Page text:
Susty Stories

GWI animation: sharing the revenue from large dams to support local development.

The Global Water Initiative (GWI) West Africa has released a new animation explaining how local development funds can provide long-term financing to communities who lose their livelihoods when the construction of dams forces them from their land.

Large dams are built primarily with the vision of delivering national development goals – for example by providing electricity or irrigation. But local communities whose lives are disrupted by the dam should also see their development supported on the ground in the long term.

Money from the development fund can be invested in schools, health clinics, markets, reservoirs for fishing, better roads, and water supplies, and watershed conservation activities.

A new animation, produced by the Global Water Initiative (GWI) West Africa, aims at informing decision makers and other stakeholders about the potential of local development funds as a simple way of making sure resettled communities directly receive their share in the dam’s benefit.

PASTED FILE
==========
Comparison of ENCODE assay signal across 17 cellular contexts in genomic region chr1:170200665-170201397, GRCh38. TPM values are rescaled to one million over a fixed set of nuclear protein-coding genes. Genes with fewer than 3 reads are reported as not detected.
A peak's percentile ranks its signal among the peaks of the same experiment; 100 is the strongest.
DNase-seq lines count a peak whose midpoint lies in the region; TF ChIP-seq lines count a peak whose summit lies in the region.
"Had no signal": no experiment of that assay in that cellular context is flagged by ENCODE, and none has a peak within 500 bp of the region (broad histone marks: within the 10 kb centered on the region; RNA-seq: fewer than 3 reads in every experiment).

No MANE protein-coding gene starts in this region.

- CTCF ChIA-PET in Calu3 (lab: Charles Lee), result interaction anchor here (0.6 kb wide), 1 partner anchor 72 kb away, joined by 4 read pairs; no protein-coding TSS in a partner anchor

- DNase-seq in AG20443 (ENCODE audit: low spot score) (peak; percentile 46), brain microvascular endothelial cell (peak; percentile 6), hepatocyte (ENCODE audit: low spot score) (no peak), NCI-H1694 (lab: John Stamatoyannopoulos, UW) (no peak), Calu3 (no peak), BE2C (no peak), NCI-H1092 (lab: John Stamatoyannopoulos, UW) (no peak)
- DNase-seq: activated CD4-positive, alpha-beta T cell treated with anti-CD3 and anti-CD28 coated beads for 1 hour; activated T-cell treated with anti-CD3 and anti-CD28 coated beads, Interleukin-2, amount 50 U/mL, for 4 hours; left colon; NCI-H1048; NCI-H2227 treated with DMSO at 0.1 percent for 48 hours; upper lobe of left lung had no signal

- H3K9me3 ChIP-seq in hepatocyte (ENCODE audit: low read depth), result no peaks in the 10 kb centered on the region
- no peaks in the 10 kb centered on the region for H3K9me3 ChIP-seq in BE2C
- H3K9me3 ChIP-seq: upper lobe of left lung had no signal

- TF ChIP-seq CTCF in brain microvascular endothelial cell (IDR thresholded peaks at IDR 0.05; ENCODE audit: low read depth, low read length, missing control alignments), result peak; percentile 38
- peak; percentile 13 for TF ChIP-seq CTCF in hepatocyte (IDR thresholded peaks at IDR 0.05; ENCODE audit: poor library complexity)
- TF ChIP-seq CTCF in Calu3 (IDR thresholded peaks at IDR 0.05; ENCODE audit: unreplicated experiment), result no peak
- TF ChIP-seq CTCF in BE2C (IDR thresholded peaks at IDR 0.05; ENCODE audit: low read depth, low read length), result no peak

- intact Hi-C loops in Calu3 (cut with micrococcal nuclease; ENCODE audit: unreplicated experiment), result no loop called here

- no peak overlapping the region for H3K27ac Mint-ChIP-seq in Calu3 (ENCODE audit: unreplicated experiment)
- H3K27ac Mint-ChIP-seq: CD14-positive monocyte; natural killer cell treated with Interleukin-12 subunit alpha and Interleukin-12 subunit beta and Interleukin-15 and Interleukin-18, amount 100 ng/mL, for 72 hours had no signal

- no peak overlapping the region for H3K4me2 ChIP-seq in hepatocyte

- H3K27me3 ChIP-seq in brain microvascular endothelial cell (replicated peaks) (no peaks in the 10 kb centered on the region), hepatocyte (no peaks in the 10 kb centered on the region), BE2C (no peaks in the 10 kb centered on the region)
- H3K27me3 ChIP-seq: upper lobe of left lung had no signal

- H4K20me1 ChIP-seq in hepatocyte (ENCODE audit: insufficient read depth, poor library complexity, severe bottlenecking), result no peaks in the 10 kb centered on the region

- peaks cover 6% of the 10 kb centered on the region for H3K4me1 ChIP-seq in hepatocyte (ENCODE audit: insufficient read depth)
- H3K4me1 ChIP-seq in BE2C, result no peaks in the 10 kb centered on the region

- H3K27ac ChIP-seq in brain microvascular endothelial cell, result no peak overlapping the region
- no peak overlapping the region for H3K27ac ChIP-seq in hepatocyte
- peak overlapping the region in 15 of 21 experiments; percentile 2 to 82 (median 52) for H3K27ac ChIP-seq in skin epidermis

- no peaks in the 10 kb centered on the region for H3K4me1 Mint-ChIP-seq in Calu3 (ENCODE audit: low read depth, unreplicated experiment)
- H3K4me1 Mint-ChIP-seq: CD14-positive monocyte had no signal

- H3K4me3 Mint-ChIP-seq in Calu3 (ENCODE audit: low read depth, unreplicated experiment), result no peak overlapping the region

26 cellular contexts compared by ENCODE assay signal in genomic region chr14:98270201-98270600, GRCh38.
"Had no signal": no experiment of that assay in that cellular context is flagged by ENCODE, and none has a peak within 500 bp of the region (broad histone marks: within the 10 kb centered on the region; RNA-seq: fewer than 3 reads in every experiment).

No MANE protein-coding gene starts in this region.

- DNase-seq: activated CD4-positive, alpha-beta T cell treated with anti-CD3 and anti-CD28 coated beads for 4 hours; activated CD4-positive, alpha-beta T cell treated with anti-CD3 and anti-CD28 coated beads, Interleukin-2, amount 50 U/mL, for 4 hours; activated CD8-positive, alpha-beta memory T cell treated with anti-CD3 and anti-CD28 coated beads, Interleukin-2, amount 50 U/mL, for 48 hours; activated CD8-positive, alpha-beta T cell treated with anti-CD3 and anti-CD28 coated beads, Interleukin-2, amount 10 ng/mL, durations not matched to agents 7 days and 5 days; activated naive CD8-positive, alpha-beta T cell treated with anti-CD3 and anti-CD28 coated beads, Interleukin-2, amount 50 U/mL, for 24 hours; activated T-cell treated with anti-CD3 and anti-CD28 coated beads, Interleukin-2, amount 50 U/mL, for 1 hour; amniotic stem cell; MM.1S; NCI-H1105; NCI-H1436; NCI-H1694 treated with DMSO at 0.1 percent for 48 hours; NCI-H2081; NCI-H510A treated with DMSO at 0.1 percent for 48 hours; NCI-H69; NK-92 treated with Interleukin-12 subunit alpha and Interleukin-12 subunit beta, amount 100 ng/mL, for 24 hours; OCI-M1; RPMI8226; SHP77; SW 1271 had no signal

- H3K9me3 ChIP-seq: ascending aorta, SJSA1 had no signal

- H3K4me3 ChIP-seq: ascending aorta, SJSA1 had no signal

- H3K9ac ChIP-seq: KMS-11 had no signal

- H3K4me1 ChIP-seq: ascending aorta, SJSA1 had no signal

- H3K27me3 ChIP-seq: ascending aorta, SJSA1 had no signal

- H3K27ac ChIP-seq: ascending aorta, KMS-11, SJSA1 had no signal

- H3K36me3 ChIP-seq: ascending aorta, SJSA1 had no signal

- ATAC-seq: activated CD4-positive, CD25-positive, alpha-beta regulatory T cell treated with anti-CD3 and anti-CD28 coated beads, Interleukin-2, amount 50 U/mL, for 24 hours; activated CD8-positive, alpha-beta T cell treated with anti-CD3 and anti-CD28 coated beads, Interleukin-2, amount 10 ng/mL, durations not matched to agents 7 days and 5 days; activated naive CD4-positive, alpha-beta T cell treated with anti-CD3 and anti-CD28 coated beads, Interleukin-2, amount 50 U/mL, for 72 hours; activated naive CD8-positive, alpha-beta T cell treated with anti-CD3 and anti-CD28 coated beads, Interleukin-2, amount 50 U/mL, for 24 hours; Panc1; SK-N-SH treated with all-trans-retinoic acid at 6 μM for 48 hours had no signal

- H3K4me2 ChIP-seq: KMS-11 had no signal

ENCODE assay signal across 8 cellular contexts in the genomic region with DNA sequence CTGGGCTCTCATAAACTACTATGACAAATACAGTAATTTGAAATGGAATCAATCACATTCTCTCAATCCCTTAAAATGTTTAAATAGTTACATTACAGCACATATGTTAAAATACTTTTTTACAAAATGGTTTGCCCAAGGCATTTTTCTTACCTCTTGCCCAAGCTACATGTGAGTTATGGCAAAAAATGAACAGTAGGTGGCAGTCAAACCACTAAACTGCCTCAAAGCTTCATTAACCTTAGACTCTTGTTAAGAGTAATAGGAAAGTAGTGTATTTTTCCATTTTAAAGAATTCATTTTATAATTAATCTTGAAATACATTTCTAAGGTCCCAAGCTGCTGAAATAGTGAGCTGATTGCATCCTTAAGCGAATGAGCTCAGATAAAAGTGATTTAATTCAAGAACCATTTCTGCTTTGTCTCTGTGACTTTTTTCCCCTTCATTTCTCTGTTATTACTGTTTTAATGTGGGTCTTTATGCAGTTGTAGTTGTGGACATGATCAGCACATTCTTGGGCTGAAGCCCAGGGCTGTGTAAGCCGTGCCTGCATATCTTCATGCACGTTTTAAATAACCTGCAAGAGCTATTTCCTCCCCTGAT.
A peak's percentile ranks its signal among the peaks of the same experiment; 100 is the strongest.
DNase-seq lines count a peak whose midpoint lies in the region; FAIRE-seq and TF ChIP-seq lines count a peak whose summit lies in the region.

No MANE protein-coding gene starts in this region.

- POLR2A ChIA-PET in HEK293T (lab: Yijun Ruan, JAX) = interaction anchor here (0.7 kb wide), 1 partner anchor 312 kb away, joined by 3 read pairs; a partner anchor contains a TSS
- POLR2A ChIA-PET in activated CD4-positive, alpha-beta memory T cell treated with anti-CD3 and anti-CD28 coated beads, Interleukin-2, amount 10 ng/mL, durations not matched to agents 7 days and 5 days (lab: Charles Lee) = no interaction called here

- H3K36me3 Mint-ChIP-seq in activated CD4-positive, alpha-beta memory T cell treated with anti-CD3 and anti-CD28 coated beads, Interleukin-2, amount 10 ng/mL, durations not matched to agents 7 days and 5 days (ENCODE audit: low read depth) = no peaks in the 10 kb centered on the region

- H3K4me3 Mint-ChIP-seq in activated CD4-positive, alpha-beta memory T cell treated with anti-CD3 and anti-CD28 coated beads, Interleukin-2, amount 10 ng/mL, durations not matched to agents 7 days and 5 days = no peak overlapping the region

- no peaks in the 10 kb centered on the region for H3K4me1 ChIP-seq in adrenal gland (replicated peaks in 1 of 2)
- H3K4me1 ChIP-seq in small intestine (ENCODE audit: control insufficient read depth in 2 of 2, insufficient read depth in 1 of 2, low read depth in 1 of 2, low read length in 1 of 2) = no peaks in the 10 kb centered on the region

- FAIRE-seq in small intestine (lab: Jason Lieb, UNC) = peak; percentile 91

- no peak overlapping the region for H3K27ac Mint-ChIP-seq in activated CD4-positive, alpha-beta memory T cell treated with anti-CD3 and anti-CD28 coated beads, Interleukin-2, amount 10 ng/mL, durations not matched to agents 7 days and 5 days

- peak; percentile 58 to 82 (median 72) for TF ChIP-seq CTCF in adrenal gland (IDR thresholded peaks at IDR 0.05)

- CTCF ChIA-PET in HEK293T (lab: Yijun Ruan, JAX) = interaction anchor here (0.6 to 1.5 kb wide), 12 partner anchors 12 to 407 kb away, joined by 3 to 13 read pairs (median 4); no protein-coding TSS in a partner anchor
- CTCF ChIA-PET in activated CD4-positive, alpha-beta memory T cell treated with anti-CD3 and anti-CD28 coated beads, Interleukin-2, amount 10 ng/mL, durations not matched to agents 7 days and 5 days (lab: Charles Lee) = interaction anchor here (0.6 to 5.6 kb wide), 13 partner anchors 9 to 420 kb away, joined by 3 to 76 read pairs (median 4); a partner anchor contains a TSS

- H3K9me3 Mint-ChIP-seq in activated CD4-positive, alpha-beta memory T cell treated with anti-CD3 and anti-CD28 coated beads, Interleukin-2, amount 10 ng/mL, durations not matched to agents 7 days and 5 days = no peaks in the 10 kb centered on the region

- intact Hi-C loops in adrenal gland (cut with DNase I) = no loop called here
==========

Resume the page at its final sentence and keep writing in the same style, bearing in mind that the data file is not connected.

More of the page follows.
Local development funds run throughout the lifetime of a dam and can support livelihood opportunities when the compensation money runs out. These funds work particularly well because they allow local people to decide how the money is spent.

The three-minute video, entitled sharing the revenue from large dams to support local development, is part of the GWI action-research and advocacy project implemented by IIED and the International Union for the Conservation of Nature (IUCN).  Watch below:

The Global Water Initiative in West Africa is an action-research and advocacy project. It works with family farmers and governments to shape policies and practices that support livelihoods and food security in the context of large multi-purpose dams. The project is funded by the Howard G. Buffett Foundation and implemented by IIED and IUCN.

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